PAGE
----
Textiles deal a sensible compromise

PUBLISHED : Wednesday, 07 September, 2005, 12:00am
UPDATED : Wednesday, 07 September, 2005, 12:00am

It was a question of when, not if, negotiations would succeed in freeing up about 85 million items of mainland clothing and textiles impounded on Europe's docks. The quota restrictions that created the logjam have backfired badly on the European Union and it needed a face-saving deal. The agreement in Beijing on Monday that gets them moving into shops was a sensible outcome in which both sides gave ground.

European importers and retailers placed orders for the items after global quotas on textile exports were lifted on January 1. In June the European Union negotiated an agreement with China to reimpose quotas until 2007 to protect the jobs of European textile workers from a flood of cheap mainland imports. But most of the quotas were quickly filled to overflowing by goods already ordered.

As a result, exports piled up in European ports and consumers faced empty shop shelves in the run-up to Christmas. The EU was forced to renegotiate the deal. After tough talks over nearly two weeks the two sides agreed to raise the quotas and top them up by 'borrowing' from next year's allowance and the few categories that remain unfilled this year.

Described as a '50-50 deal' by EU Trade Commissioner Peter Mandelson and 'reasonable and rational' by Commerce Minister Bo Xilai , it is a compromise that extricates the Europeans from a mess of their own making and keeps faith with importers and retailers who had placed orders - and paid for them - before the new quotas were imposed.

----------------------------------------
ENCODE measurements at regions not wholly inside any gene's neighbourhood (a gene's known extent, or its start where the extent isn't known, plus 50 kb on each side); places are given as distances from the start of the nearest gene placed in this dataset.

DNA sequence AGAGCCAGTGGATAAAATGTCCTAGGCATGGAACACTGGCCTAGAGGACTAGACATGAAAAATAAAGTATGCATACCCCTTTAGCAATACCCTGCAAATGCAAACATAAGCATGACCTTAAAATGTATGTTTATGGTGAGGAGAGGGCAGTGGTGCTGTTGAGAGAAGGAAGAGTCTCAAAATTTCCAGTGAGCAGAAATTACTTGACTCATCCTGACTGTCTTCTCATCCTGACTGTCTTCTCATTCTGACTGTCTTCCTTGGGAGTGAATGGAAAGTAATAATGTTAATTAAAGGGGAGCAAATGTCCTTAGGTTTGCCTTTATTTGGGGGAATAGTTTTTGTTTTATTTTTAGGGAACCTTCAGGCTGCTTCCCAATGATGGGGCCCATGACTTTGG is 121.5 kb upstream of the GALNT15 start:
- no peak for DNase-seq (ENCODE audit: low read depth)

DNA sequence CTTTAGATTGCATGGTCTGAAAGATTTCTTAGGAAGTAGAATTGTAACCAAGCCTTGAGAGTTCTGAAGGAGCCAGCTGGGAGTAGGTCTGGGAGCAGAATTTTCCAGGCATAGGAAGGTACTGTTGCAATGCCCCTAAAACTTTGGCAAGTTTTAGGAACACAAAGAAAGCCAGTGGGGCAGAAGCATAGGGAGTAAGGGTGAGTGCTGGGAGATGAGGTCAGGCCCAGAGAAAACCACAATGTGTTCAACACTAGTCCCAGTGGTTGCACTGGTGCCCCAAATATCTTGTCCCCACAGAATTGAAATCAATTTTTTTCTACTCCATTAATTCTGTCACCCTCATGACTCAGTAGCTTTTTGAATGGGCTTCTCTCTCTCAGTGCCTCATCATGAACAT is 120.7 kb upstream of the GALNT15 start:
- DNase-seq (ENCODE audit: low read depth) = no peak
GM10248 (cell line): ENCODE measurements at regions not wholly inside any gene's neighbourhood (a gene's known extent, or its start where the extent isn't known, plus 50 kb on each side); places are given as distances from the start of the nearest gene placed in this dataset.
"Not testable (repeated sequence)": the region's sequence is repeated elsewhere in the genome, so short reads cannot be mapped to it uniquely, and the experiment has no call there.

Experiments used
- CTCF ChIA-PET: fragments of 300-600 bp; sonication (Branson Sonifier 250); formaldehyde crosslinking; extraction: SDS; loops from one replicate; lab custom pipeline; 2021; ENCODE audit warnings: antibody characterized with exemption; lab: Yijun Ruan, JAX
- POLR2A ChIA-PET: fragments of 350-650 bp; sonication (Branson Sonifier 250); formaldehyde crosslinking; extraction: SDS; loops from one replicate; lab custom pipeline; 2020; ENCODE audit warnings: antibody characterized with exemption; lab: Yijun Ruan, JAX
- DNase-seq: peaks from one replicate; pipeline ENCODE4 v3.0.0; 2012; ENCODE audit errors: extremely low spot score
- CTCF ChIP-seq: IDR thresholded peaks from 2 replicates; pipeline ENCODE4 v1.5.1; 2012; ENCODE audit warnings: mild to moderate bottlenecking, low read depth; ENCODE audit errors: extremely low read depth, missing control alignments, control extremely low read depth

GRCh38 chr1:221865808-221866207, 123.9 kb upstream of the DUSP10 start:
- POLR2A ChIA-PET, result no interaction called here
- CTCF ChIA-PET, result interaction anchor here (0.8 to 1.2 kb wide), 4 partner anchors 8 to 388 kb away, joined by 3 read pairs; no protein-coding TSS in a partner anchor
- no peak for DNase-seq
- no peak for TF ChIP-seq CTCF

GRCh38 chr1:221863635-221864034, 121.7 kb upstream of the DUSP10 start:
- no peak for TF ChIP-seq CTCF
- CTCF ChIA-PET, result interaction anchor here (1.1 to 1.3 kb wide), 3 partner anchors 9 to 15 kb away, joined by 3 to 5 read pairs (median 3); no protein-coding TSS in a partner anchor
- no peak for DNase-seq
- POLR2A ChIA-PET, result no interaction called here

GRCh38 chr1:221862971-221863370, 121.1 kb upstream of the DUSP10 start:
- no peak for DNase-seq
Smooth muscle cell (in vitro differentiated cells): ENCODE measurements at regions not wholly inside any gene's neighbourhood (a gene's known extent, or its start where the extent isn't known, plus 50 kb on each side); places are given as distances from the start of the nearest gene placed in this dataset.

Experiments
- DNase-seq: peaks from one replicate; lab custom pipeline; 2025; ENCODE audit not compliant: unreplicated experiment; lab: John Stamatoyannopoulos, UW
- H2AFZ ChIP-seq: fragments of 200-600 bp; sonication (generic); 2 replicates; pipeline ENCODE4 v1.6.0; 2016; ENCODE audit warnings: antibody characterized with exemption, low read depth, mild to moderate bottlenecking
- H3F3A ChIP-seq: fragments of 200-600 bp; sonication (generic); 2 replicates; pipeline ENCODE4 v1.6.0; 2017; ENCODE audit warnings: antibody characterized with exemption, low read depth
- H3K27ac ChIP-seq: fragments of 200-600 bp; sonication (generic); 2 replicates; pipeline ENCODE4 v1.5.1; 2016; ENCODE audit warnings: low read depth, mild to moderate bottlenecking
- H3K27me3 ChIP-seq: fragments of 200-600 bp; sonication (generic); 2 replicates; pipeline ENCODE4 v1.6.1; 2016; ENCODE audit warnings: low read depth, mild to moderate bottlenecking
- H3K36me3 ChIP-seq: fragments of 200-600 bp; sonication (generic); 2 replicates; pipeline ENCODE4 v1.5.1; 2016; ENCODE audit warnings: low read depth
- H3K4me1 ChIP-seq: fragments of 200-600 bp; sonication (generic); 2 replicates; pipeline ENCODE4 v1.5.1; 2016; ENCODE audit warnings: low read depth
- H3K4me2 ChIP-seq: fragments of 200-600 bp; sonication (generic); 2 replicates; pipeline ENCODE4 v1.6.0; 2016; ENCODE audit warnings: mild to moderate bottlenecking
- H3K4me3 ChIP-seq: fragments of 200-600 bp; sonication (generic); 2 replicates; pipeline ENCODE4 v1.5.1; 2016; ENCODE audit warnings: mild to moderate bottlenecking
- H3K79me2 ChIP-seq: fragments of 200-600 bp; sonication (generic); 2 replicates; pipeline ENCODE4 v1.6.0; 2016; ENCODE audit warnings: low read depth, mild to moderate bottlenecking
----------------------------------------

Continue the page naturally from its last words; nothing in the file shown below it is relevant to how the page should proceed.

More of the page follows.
The surge in imports from China since the beginning of the year is misleading. Previously, a lot of the clothes made on the mainland were exported through other centres such as Hong Kong to get round the old quotas. Recently they have been shipped directly. In fact there is no evidence that total European or American clothing imports have risen significantly.

There are signs EU members will ratify the deal - possibly today - despite opposition by the inefficient, high-cost textile-producing nations of southern Europe. They should endorse it. Their producers had plenty of notice of unrestricted competition from China and they cannot make up the shortfall at competitive prices. In the longer term they should be persuaded to retrain their workers. Their textile producers should follow the example of their northern European counterparts and find new markets or transform themselves into logistics or distribution operations.

This was implicit in the message delivered by British Prime Minister Tony Blair, in Beijing for a Sino-EU business summit the same day as the textile deal was announced. Calling on Britain and Europe to manage change rather than resist it, he said the textile row underlined the need to adapt to competition from low-cost producers such as China and India. Mr Blair rightly said the trade challenge from China should be seen as an opportunity to compete using innovation, science and technology, not as a threat to be met with protectionism.

His advocacy of free trade and flexible markets has often caused friction with France and other EU nations. His latest remarks also contrast pointedly in tone with what we often hear from the United States, where Chinese textile imports are a more politically charged issue.

Last week the Bush administration announced more restrictions on imports of Chinese-made bras and some fabrics 'to level the playing field for US industries'. A fourth round of Sino-US trade talks has ended without agreement and the two countries are yet to fix a date and place for the next round.

Quotas on mainland textile imports punish low-income consumers to protect jobs in industries that must restructure to be competitive or die. There is a lesson in Europe's experience - that protectionist barriers to free trade can rebound on governments and consumers. The US should abide by the free-trade principles it advocates in international forums.